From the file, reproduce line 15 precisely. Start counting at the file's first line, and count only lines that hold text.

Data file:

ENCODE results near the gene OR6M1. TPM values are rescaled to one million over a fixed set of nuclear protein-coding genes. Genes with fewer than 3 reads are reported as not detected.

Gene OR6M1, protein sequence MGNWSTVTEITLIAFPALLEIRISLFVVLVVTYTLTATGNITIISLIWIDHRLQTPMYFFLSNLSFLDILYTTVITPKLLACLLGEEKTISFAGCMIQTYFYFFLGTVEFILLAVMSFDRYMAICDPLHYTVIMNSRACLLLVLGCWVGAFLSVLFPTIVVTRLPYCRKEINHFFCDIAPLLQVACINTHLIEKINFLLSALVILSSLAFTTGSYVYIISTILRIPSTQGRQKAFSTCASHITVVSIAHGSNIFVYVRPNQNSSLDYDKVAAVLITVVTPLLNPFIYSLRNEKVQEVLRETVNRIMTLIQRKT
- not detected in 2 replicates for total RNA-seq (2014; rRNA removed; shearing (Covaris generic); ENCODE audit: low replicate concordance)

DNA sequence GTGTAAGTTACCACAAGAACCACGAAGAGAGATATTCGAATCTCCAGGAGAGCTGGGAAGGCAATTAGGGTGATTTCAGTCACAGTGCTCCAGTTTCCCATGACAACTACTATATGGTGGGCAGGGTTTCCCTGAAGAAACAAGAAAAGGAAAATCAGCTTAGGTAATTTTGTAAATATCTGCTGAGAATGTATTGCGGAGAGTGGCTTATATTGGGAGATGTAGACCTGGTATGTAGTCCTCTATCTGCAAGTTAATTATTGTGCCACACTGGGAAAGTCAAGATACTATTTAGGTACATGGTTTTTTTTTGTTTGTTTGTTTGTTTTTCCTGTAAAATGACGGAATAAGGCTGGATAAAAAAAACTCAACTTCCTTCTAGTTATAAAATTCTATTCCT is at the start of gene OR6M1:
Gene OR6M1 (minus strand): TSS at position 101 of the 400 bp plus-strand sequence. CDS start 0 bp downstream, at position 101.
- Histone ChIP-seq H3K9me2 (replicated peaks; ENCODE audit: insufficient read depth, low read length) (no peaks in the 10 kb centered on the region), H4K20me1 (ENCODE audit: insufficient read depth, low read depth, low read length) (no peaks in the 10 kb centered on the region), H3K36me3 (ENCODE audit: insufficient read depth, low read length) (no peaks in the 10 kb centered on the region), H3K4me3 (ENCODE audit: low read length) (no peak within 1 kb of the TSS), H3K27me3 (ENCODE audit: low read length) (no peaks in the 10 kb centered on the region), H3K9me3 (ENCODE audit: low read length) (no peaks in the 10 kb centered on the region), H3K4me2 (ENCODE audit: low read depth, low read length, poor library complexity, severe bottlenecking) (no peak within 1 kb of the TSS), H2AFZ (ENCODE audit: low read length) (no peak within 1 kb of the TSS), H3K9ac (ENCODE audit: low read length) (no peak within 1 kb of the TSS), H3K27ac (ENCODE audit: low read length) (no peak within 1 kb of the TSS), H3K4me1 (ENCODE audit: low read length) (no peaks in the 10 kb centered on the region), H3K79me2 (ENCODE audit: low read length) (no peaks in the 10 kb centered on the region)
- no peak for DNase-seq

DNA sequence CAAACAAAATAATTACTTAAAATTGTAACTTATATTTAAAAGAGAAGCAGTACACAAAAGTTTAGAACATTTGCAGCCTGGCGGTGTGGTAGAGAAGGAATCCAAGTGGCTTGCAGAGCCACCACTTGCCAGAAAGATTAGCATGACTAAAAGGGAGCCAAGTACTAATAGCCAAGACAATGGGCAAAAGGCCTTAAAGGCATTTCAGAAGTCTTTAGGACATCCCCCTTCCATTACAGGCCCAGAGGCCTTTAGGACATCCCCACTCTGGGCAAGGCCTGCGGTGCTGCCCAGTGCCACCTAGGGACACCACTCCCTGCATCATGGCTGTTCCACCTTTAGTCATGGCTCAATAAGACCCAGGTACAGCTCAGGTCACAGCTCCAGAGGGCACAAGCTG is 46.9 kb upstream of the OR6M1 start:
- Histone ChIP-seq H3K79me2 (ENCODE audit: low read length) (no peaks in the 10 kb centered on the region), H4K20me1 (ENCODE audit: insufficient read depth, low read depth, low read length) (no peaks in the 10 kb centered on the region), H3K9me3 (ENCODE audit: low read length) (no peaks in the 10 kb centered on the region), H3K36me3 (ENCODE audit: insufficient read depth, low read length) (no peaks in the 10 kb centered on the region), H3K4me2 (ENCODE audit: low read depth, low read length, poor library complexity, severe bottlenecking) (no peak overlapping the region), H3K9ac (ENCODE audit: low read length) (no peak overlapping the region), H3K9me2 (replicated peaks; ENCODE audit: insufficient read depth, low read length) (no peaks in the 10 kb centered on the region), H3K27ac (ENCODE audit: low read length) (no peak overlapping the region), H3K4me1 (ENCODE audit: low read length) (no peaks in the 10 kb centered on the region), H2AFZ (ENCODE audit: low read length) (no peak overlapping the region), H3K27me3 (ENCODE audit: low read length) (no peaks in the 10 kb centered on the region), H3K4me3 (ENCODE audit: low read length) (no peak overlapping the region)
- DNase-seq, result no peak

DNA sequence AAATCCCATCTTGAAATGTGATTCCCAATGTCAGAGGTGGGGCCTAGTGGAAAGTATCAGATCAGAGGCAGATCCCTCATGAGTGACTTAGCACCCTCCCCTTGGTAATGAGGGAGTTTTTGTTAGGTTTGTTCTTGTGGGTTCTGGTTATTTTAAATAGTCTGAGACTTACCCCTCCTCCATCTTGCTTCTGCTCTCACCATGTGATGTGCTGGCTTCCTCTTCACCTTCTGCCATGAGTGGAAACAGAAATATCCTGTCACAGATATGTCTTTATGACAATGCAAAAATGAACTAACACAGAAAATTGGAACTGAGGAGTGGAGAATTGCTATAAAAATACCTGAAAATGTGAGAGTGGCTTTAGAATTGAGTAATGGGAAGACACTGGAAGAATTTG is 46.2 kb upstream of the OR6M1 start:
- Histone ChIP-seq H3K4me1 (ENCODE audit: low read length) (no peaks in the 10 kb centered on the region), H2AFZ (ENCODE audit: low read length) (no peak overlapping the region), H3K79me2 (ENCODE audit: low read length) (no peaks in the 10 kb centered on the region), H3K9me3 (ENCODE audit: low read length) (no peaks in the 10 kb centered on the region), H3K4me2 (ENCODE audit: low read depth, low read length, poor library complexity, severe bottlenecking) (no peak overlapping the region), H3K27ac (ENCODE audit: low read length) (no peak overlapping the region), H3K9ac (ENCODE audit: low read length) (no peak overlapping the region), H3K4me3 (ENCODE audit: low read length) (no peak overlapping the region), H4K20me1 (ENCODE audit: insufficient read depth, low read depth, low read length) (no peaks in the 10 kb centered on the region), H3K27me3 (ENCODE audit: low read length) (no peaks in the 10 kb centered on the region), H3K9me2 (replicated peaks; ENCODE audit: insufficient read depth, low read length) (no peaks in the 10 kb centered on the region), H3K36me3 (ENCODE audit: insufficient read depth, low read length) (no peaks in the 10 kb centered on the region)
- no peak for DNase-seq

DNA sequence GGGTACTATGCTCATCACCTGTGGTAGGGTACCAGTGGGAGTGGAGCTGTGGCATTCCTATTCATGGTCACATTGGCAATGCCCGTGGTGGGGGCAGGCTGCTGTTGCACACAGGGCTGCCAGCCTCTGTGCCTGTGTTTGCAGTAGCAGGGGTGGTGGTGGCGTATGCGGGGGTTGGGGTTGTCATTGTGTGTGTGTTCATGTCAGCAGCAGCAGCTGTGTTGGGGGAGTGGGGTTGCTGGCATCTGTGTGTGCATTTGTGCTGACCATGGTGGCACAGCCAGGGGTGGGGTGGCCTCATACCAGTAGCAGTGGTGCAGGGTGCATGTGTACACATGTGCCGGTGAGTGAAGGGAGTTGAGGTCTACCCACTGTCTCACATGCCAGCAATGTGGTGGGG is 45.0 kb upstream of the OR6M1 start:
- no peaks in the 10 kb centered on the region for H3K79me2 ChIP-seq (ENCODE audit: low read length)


- no peaks in the 10 kb centered on the region for H3K79me2 ChIP-seq (ENCODE audit: low read length)